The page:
PITTSBURGH (AP) — Gene Clines, part of the first all-minority lineup in Major League Baseball history and a line drive-hitting outfielder for the 1971 World Series champion Pittsburgh Pirates, died Thursday. He was 75. Clines’ wife, Joanne, told the Pirates that Clines died at his home in Bradenton, Florida, site of the team’s longtime spring […]
Gene Clines, part of 1st MLB all-minority lineup, dies at 75
PITTSBURGH (AP) — Gene Clines, part of the first all-minority lineup in Major League Baseball history and a line drive-hitting outfielder for the 1971 World Series champion Pittsburgh Pirates, died Thursday. He was 75.
Clines’ wife, Joanne, told the Pirates that Clines died at his home in Bradenton, Florida, site of the team’s longtime spring training home. No cause of death was given.
On Sept. 1, 1971, Clines batted second and played center field for the Pirates in a starting lineup comprised entirely of players of Black and Latino descent. He doubled, singled and scored twice as Pittsburgh beat Philadelphia 10-7 at Three Rivers Stadium.
Clines was at PNC Park last September when the Pirates celebrated the 50th anniversary of the occasion, with fellow starters Al Oliver, Dave Cash and Manny Sanguillen joining the festivities.
Roberto Clemente, Willie Stargell, Rennie Stennett, Jackie Hernández and Dock Ellis also started for the Pirates on that historic night in 1971. A month later, they won the World Series, beating the Baltimore Orioles in seven games.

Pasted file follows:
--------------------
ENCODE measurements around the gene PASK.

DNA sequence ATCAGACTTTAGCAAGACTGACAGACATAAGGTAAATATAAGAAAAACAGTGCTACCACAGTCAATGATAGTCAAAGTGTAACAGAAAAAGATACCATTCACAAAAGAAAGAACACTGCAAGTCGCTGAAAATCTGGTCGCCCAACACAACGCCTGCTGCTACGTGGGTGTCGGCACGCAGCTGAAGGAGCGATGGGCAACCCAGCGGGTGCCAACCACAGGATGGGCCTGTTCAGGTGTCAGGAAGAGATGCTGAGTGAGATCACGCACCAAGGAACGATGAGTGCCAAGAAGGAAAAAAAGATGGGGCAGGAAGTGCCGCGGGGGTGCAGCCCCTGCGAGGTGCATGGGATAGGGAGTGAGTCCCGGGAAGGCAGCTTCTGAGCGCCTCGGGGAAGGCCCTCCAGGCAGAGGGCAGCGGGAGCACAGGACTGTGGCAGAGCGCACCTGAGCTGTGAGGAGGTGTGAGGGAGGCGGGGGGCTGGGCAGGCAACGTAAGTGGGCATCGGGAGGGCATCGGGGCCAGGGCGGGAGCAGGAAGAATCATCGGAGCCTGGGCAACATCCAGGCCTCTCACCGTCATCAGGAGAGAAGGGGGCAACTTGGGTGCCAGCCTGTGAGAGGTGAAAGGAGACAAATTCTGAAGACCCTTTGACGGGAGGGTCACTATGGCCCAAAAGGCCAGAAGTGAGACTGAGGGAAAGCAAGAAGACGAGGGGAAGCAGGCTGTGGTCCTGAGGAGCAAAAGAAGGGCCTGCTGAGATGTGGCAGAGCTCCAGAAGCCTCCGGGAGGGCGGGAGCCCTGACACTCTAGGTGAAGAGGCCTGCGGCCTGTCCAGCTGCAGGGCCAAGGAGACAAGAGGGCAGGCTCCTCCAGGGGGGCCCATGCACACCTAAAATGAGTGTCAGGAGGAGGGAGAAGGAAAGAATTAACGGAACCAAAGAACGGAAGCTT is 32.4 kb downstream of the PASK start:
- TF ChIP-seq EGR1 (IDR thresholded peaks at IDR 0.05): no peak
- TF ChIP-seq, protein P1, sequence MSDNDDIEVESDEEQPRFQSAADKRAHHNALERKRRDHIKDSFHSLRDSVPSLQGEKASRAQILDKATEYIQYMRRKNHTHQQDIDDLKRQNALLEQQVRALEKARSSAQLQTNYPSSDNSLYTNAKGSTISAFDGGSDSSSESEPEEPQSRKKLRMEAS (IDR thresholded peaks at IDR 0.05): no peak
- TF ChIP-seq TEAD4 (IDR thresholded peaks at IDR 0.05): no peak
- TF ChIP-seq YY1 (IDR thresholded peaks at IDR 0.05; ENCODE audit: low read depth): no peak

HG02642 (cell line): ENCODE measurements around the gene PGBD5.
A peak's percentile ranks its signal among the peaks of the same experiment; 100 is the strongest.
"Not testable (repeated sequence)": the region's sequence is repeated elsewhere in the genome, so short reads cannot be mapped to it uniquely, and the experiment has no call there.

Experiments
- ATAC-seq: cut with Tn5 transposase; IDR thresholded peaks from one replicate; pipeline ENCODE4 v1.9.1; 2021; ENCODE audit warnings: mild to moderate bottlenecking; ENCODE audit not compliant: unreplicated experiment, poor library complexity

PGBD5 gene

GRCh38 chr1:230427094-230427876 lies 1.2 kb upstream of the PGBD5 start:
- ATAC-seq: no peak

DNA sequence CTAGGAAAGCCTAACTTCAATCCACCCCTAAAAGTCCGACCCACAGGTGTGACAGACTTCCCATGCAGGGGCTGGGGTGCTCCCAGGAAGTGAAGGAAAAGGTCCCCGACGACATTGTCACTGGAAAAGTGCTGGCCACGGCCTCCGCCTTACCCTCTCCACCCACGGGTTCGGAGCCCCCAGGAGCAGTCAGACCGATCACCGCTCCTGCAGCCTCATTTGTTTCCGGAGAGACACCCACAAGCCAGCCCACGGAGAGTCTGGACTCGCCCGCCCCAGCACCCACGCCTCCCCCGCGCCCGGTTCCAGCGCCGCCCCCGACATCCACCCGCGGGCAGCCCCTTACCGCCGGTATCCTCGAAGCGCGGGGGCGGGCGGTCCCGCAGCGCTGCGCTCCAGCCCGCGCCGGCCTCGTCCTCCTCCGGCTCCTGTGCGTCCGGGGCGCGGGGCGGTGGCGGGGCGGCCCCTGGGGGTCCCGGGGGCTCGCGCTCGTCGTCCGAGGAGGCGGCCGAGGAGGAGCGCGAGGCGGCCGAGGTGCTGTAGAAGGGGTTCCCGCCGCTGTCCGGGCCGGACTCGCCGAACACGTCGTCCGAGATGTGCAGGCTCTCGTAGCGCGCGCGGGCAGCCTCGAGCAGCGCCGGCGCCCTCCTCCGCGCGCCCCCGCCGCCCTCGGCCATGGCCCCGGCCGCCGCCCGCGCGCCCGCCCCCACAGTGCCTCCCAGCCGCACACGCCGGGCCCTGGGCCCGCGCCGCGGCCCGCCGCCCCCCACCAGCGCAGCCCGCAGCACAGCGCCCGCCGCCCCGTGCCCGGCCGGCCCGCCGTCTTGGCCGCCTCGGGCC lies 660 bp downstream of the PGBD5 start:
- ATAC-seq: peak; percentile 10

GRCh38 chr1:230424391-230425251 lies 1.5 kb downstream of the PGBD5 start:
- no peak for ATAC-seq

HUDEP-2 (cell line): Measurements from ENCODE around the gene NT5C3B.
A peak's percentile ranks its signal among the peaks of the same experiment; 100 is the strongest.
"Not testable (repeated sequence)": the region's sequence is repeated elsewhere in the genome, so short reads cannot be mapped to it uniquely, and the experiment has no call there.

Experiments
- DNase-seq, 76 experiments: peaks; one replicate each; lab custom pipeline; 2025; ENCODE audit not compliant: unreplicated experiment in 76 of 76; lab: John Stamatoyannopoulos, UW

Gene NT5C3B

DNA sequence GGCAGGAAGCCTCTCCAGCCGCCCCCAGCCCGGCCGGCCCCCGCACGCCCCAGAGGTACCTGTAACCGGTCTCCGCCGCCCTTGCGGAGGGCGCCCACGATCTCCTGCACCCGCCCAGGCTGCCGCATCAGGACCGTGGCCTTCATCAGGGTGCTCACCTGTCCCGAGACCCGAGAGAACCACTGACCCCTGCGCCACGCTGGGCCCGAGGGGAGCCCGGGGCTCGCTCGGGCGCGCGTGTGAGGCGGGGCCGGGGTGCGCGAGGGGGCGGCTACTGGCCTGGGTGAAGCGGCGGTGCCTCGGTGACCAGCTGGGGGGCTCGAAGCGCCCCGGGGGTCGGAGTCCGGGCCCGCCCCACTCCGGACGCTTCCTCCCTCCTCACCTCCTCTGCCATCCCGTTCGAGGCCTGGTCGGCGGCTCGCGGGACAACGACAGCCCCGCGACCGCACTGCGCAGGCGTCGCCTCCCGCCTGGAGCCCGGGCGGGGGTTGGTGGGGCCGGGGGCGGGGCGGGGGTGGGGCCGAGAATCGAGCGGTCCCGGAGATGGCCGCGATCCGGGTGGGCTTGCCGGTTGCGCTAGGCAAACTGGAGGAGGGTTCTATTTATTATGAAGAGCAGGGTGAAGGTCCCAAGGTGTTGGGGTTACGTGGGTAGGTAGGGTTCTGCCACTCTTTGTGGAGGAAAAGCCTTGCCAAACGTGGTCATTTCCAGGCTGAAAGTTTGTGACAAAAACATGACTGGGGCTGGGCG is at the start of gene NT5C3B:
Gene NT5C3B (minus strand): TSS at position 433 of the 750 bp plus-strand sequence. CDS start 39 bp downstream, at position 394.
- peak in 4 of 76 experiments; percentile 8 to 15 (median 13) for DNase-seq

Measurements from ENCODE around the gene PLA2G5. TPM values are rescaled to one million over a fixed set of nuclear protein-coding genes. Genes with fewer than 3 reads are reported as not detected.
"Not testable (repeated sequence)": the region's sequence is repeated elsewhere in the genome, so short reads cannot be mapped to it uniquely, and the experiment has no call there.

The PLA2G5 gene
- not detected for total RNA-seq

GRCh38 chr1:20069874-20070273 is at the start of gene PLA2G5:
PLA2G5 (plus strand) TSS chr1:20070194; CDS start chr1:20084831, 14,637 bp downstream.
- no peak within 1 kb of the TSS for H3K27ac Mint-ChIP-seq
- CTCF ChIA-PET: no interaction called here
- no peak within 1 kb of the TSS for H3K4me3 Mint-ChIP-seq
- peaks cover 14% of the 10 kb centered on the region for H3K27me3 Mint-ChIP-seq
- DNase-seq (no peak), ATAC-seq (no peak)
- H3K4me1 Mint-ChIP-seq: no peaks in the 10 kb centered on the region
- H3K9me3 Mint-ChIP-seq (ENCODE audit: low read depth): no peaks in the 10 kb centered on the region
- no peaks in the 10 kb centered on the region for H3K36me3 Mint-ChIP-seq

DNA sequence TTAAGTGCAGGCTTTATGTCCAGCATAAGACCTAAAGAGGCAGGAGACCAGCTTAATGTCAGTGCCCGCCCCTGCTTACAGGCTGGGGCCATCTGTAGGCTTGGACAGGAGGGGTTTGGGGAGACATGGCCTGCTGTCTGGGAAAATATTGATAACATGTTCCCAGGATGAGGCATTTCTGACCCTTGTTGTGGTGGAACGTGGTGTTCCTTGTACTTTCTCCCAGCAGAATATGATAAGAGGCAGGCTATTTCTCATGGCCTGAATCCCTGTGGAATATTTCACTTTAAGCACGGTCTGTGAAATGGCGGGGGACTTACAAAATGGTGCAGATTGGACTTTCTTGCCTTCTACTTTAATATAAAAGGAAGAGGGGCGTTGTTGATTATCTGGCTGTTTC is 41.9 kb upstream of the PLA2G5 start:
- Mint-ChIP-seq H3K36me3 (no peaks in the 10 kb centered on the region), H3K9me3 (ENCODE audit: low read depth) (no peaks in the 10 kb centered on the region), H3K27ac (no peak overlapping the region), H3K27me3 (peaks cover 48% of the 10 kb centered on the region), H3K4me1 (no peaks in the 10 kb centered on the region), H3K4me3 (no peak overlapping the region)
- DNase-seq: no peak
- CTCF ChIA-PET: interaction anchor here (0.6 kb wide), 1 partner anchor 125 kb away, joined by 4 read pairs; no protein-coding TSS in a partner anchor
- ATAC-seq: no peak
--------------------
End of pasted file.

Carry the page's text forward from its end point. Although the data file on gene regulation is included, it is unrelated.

Clines batted .277 in 10 seasons, playing the entire decade of the 1970s with the Pirates, Chicago Cubs, New York Mets and Texas. He hit only five home runs in 870 games, but connected in the 1971 NL Championship Series against the Giants.
Clines hit .308 with 15 stolen bases in 97 games in 1971 and batted .334 in 107 games the next season. He played his first five seasons with Pittsburgh, hitting .287 with 51 steals for the Pirates.
“Gene was a speedy outfielder who was a key member of our 1971 World Series team,” Pirates President Travis Williams said in a statement. “He made a tremendous impact on the game, not only as a player after his career with the Pirates, but also as a longtime coach in the big leagues.”
“It was an honor to have Gene back in Pittsburgh this past September to recognize him and his teammates from our 1971 World Series championship team who took the field as part of Major League Baseball’s first all-minority lineup,” he said. “It was a joy to talk to him about his deep passion for baseball, his love for his teammates and his appreciation for the city of Pittsburgh.”
Clines later coached in the majors with the Cubs, Houston, Seattle, Milwaukee and San Francisco, and worked in the Los Angeles Dodgers organization with outfield, baserunning and hitting instruction.
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